It came as no surprise this week that the 2018 Edelman Trust Barometer revealed nearly three in five people (57%) in the UK feel their views are not being represented in British politics.
It is the inevitable consequence of an archaic voting system which has been an insult to democracy for far too long.
Our analysis of the 2017 General Election results revealed that 44.1% of votes went on non-elected candidates – that’s over 14 million voters whose choice was not reflected in the outcome.
Then there are those people whose choice did win, but who felt compelled to vote tactically because of the winner-takes-all nature of the First Past The Post system.
Research commissioned by the Electoral Reform Society ahead of the General Election revealed one in five people (20%) said they planned to vote tactically.
This situation – where a high proportion of people at a local level are being represented by an MP they either did not vote for, or who they felt compelled to vote for – is far from a new phenomenon.
The United Kingdom has been using First Past The Post to elect the House of Commons for more than a century.
There are millions of unheard voices up and down the country. For example, the Hemsworth seat has been red on the map, without fail, since the constituency was created in 1918. But at last year’s election there were 20,204 people who voted for someone other than Labour.
At the other end of the two-party spectrum, Horsham has been held by the Conservatives continually since 1888 (including periods when it was replaced by Horsham and Worthing, and Horsham and Crawley.) In 2017, 25,081 people voted for a losing candidate.
These local results add up to a national picture where parties are either underrepresented or overrepresented in Parliament.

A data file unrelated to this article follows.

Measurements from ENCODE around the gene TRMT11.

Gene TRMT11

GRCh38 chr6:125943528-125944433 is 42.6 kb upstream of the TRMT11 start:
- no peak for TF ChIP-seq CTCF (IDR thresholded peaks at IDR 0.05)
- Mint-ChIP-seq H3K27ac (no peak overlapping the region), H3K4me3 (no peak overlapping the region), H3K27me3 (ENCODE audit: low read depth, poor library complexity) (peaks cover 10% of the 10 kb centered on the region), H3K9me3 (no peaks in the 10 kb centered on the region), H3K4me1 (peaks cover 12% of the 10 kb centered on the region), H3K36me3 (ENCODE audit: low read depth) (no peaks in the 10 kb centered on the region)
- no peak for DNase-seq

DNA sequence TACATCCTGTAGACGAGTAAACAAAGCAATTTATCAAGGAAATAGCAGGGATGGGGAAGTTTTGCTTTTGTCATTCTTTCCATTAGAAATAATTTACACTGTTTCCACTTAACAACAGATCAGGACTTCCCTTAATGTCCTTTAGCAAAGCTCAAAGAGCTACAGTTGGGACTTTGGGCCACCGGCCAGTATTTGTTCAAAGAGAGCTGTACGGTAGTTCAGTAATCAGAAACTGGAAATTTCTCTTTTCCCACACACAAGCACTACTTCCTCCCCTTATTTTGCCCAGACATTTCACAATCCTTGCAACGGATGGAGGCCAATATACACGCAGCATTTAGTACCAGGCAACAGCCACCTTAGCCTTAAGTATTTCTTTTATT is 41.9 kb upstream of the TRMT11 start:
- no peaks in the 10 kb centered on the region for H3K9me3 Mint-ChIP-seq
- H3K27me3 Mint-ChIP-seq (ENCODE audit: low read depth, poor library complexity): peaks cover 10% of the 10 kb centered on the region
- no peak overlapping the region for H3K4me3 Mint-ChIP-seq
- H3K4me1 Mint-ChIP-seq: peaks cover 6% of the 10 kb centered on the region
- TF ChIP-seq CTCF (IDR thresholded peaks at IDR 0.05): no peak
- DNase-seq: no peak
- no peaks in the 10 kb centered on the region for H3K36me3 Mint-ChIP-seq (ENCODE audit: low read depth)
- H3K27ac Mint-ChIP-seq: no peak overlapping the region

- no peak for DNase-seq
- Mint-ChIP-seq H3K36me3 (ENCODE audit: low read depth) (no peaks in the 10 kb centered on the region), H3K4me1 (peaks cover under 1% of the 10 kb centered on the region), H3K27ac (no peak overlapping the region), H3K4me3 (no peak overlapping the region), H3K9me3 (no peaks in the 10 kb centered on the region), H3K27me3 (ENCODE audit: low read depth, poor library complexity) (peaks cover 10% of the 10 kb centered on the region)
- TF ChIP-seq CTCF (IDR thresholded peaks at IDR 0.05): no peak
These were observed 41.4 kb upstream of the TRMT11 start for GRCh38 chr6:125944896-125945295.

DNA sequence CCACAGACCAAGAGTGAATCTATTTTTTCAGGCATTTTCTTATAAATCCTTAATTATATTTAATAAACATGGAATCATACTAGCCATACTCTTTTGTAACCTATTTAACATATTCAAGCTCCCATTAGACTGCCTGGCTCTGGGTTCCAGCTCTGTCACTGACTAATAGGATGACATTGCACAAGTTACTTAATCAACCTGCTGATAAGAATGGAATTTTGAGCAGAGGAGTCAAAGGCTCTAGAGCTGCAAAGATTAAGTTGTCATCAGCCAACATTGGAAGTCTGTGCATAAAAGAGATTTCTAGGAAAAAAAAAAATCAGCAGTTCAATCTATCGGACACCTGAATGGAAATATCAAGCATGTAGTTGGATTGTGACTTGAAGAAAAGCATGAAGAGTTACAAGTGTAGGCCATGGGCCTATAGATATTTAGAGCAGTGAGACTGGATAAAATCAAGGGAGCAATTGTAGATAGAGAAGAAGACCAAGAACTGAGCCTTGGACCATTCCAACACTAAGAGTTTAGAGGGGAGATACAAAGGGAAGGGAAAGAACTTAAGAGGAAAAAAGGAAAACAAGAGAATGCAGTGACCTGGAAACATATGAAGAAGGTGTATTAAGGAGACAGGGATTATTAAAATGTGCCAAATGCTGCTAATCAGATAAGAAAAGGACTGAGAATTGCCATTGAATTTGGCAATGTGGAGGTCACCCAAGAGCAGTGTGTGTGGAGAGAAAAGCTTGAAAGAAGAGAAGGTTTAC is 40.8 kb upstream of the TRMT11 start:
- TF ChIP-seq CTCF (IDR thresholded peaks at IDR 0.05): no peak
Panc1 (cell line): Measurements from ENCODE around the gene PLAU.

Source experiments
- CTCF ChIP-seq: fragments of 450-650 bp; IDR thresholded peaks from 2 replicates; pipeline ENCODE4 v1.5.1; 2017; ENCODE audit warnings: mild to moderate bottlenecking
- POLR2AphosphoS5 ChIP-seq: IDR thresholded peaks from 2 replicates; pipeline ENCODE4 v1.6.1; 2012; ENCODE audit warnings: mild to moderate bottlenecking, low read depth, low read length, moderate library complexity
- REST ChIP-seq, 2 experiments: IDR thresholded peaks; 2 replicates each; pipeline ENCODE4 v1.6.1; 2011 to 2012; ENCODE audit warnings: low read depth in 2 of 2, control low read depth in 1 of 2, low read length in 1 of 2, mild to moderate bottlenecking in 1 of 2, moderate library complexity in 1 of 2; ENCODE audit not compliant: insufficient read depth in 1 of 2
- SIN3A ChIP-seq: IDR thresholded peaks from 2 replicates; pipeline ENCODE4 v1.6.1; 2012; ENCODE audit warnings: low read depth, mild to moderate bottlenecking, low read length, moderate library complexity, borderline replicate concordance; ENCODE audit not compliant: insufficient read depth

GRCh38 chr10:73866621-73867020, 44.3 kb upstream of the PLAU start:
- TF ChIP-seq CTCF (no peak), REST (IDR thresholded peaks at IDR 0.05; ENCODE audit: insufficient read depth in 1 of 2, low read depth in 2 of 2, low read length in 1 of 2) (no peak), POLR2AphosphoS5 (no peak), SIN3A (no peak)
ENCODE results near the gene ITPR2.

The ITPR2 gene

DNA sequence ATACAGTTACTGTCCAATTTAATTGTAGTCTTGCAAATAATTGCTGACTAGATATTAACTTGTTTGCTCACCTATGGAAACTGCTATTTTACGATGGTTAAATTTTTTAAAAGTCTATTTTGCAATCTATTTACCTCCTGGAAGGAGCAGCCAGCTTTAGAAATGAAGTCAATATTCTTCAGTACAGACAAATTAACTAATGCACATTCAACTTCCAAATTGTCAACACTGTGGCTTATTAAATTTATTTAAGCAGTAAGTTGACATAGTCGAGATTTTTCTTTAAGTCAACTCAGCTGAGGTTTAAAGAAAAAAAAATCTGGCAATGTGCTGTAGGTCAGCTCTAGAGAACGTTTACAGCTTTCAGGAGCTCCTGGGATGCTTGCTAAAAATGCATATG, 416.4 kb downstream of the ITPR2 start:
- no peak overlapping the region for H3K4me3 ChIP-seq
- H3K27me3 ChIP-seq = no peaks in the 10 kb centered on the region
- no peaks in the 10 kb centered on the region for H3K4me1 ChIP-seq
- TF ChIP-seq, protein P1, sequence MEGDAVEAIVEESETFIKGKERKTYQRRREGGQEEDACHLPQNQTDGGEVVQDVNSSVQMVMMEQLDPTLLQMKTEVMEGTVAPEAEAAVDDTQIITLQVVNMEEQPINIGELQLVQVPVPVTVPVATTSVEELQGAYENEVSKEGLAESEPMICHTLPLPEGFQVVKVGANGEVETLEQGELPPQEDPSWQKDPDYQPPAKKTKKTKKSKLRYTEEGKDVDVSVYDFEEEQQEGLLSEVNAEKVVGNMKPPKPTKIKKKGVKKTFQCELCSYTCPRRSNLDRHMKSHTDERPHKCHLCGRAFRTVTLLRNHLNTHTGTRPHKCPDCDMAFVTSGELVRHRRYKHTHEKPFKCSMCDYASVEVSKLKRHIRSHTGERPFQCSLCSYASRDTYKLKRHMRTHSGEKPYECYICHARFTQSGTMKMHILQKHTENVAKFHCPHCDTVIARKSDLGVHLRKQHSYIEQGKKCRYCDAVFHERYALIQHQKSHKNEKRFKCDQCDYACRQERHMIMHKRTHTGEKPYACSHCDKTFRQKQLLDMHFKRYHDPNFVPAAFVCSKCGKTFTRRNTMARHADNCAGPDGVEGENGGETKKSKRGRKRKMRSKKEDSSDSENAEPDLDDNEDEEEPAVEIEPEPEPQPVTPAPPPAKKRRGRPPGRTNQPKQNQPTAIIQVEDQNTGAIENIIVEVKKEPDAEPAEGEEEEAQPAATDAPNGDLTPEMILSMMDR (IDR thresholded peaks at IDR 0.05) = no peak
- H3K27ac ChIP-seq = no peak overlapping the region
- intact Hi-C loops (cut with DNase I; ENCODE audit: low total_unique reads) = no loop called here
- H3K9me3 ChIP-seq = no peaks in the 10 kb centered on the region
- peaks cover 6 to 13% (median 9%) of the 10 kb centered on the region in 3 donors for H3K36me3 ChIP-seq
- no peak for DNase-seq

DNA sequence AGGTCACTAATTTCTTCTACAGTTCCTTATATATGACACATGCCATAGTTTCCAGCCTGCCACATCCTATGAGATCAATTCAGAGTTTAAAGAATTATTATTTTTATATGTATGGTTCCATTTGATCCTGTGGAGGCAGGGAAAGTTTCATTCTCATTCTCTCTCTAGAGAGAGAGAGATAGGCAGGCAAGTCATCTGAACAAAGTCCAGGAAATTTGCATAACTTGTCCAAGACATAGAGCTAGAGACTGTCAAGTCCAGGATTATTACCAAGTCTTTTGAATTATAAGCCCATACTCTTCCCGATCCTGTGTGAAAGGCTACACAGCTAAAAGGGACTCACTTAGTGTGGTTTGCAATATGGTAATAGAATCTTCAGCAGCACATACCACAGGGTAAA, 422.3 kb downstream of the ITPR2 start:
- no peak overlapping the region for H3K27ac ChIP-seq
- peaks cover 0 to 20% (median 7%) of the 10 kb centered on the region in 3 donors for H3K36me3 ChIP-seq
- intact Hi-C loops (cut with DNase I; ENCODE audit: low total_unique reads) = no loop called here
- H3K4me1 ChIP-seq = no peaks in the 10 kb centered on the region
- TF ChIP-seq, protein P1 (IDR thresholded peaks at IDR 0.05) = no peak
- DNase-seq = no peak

In the last election, the Liberal Democrats were big losers, attracting 7.4% of the total vote but being rewarded with just 12 of 650 (1.8%) seats.
Meanwhile the Conservatives, the SNP and the DUP all have more MPs than their vote share warrants.
A system of Proportional Representation to replace First Past The Post is required to redress this imbalance and ensure all voices are being heard.
As part of our analysis of the 2017 result, the Electoral Reform Society projected the final makeup of the House of Commons had the Single Transferable Vote (STV) system been in place.
STV, in which voters rank candidates and there are multi-member constituencies, retains MPs’ local link while better reflecting vote share and is the Electoral Reform Society’s preferred system. It is currently used for most elections in Northern Ireland, and Scottish local elections.
Had it been in place, our projection indicates the Conservatives would have secured 282 (43.4%) seats instead of 318 (48.9%). The party’s vote share was 42.4%.
The SNP would have won 18 seats (2.8%) instead of 35 (5.4%) when their vote share was (3%).
And the Liberal Democrats would have returned 29 MPs (4.5%) rather than 12 (1.8%) when its share of the vote was (7.4%).
The projection showed that Labour would win 297 seats (45.7%) – which is greater than their actual vote share (40.0%) – reflecting a high number of second and third preferences from those whose first choice were the Green Party or the SNP, but where those candidates failed to attract enough votes.
However, it should not be assumed that Labour would always benefit from STV more than the Conservatives. In our 2015 projection the Conservatives and UKIP, together, would have won a majority.
A legislature which better reflects the parties which its citizens voted for will better represent their views.
And STV’s multi-member constituencies means more people will have a local MP they voted for.
The United Kingdom is the only democracy in Europe to use First Past the Post (FPTP) to elect its MPs. It is high time the system was replaced.